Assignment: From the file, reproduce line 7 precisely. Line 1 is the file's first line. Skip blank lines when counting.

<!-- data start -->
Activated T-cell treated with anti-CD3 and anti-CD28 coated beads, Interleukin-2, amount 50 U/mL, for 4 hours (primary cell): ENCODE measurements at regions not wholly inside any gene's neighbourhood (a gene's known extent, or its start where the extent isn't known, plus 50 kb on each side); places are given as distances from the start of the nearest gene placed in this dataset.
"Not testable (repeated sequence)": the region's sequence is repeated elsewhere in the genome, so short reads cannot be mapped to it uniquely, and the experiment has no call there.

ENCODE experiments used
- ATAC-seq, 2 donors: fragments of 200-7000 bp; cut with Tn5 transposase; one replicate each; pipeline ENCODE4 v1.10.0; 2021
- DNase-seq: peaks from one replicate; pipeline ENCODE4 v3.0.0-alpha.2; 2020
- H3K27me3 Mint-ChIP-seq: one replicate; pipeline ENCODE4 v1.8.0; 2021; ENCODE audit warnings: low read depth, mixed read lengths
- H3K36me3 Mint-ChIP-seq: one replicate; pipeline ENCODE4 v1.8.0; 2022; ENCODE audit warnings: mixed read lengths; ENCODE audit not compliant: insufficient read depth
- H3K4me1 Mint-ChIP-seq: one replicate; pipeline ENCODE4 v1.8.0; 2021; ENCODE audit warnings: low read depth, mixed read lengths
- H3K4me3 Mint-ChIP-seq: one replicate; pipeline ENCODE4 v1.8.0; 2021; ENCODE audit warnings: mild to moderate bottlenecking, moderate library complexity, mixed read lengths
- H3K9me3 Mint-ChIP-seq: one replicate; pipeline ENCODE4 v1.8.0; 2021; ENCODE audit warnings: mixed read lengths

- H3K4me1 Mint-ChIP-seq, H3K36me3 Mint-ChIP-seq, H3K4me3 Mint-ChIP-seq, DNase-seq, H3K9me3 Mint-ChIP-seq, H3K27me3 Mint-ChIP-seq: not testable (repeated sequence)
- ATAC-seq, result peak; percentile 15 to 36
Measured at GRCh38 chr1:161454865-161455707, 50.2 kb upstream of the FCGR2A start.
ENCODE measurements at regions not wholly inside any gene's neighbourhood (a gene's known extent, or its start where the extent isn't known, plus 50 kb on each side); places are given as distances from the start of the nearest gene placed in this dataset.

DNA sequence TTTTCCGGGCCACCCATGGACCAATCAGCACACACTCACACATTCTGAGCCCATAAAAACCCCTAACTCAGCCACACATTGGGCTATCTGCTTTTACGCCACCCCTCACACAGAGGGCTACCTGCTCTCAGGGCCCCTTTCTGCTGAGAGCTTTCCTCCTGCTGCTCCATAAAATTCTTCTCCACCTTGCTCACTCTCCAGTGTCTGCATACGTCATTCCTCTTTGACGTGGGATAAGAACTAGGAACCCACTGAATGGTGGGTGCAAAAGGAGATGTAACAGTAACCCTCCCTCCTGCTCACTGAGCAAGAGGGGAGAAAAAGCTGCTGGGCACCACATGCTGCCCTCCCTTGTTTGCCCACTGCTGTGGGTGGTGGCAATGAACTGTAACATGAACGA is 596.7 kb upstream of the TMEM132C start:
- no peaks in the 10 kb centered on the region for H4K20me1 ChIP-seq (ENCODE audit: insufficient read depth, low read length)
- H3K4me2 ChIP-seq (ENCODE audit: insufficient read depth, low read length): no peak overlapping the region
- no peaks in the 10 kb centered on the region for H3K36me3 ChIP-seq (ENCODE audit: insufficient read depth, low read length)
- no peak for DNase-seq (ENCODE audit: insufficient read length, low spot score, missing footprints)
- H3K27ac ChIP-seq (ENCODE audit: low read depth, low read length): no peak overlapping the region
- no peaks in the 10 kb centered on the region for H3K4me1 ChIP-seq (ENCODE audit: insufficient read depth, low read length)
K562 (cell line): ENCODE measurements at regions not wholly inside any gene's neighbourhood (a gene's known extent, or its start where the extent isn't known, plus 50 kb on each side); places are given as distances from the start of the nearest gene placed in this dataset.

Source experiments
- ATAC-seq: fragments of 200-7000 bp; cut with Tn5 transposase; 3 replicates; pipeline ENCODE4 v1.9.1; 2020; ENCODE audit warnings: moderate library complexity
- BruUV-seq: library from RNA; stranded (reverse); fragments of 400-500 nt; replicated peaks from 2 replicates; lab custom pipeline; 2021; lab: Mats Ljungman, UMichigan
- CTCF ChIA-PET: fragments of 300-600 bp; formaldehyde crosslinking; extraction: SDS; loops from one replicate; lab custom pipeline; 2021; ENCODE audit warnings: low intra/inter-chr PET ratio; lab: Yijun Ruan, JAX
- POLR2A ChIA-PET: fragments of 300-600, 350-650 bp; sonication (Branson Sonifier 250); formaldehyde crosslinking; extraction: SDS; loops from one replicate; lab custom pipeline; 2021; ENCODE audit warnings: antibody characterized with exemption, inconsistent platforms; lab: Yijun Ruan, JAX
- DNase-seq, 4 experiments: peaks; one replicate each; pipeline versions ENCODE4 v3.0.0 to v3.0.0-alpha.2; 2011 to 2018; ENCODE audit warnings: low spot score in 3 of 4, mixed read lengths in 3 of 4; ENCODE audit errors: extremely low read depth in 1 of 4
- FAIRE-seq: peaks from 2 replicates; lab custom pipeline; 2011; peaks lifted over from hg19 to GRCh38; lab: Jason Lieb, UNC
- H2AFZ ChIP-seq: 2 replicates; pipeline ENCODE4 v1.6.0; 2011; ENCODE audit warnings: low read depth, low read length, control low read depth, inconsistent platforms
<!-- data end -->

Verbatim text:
- H3K36me3 Mint-ChIP-seq: one replicate; pipeline ENCODE4 v1.8.0; 2022; ENCODE audit warnings: mixed read lengths; ENCODE audit not compliant: insufficient read depth